LAS VEGAS (KLAS) — Officers were investigating a body that was found near an east Las Vegas home when a pit bull charged them, coming fast down the fenced-in side yard.
Body camera footage released Wednesday shows officers using a catch pole to try to restrain the dog. But it didn’t work.
The dog’s owners are questioning why, in the end, officers shot and killed their dog in the neighborhood near Sahara Avenue and Nellis Boulevard.
They say their dog, Marley, didn’t deserve to die.
“You guys think that it’s just a dog,” Precilla Velasquez said. “But to us it’s not a dog, he’s our family, he was my baby.”
“He was a good dog,” Sergio Quintero said.
“Great with the kids, never showed any aggression. Nothing, nothing at all.”
Moments before the dog is shot, one of the officers is heard saying, “I’ve never used this before.”
“If they had the right training, they would have known not to be doing that,” Velasquez said. “They could have done anything else and already having his gun out, why do you have your gun out already.”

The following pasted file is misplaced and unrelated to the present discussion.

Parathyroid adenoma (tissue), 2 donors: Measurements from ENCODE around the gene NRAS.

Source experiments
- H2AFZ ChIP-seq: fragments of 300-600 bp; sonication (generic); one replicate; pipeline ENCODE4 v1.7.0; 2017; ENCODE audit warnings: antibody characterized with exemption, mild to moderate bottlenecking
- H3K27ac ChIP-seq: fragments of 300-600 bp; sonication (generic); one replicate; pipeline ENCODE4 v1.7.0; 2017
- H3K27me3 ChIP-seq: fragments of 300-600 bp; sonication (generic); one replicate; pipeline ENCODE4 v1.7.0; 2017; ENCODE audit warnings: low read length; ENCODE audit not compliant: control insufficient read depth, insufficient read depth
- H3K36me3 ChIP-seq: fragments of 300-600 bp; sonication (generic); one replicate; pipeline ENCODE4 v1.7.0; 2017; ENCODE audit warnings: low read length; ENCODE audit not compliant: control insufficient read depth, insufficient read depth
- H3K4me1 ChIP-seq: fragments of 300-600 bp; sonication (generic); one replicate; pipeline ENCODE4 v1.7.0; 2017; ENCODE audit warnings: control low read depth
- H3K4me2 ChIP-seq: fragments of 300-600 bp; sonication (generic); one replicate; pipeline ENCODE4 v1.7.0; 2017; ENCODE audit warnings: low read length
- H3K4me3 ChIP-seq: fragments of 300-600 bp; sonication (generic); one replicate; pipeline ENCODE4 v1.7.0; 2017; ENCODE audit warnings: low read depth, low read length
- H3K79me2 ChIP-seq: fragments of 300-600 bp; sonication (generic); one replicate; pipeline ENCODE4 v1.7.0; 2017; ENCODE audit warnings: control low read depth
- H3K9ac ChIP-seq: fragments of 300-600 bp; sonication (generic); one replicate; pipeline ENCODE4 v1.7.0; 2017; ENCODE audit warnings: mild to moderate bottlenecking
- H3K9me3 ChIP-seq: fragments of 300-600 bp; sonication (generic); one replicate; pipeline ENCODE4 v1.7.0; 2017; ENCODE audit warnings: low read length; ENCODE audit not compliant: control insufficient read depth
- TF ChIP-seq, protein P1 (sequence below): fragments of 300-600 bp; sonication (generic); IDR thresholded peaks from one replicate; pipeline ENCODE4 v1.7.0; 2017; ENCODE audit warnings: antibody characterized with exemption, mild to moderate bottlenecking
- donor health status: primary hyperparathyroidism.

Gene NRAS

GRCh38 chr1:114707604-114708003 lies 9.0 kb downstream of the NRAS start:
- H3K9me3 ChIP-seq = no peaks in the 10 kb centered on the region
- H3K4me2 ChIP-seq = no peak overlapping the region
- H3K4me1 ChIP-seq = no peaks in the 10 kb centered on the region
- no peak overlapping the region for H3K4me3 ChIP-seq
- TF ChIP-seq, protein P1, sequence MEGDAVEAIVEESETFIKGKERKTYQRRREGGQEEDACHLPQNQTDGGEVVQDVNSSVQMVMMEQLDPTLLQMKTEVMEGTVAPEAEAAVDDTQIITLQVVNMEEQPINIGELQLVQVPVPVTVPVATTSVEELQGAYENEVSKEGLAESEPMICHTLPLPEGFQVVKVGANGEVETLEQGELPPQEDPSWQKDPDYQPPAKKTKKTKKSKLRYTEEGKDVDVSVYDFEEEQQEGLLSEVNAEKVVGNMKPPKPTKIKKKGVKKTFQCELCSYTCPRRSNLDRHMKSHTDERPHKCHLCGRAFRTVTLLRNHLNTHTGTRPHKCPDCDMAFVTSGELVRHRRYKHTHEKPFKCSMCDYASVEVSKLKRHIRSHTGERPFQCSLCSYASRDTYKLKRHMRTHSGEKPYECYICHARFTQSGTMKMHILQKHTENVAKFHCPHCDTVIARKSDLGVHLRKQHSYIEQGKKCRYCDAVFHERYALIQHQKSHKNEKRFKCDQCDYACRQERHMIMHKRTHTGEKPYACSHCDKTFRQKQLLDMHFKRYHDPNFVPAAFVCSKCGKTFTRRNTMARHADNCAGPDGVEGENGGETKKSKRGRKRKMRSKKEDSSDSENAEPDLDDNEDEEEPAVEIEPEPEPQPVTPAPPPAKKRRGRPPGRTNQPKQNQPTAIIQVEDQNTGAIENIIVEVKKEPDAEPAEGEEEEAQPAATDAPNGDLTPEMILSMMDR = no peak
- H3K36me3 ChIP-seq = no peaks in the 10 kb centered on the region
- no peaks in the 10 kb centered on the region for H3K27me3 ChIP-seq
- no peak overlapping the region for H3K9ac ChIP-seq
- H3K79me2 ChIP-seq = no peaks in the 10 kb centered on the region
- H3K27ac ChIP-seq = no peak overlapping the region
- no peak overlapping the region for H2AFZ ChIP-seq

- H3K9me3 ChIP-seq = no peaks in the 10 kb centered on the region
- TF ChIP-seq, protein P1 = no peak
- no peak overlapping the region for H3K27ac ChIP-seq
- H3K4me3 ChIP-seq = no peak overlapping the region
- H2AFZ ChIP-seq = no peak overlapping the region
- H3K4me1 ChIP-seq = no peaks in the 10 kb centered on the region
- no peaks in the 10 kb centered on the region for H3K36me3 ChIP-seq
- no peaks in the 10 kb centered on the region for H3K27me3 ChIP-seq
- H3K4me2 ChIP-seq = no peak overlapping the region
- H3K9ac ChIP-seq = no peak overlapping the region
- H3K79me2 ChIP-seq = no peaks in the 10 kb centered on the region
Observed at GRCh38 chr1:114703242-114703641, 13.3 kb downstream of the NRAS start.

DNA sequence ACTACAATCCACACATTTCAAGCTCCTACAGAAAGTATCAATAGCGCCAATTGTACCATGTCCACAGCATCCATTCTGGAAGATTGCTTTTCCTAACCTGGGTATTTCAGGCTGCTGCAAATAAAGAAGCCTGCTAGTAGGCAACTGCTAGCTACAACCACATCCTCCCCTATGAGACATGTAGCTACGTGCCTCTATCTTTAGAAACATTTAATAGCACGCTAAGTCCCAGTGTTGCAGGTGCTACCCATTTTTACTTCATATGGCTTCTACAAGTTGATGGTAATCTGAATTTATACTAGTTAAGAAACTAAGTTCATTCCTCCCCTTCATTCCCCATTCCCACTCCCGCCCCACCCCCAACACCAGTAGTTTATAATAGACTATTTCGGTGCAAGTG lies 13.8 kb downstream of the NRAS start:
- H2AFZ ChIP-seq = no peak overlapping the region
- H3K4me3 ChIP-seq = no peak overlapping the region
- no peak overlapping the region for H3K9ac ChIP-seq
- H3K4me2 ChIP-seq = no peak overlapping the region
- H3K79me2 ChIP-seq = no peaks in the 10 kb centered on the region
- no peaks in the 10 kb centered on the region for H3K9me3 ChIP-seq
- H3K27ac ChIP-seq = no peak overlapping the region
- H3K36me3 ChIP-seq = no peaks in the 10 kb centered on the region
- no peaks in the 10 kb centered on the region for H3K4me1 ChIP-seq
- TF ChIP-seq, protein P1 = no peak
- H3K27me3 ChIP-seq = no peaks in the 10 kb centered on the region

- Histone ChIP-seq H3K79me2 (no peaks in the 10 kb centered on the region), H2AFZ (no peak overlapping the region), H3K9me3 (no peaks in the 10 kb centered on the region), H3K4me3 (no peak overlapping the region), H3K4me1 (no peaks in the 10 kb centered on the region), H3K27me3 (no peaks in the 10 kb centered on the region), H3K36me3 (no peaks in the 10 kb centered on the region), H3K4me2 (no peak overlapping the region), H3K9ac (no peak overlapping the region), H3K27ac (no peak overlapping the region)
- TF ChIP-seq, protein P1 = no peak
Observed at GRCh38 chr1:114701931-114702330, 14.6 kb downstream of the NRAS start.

Metro police say since 2015, all officers go through a yearly two-hour training on how to use catch poles.
It’s unclear if these officers remembered that training.
Officer Steven Hutchason with Las Vegas Metropolitan Police Department Advanced Training says it’s the first tool police should use when dealing with these kinds of situations. But sometimes the poles aren’t enough.
“If the dog is so aggressive and so close and biting people and hurting them, we’re unable to contain that dog with this pole, and using our firearm might be the only other way to stop the dog from doing what it’s doing,” Hutchason said.
Officers do have low-lethal tools such as bean bag shotguns and tasers, but Hutchason could not comment on if those were available in this case.
“Sometimes those tools do not work,” he said.
Marley’s owners are now taking legal action.
“They messed up our family, now nothing’s the same,” Velasquez said.
While the family plans to file a lawsuit against police, Metro says their internal investigation is still ongoing.
The catch pole training is due for an update — which happens every two years — in October. The training often uses real-life scenarios to better prepare officers.
It’s possible that this incident could affect how officers are taught to deal with similar situations.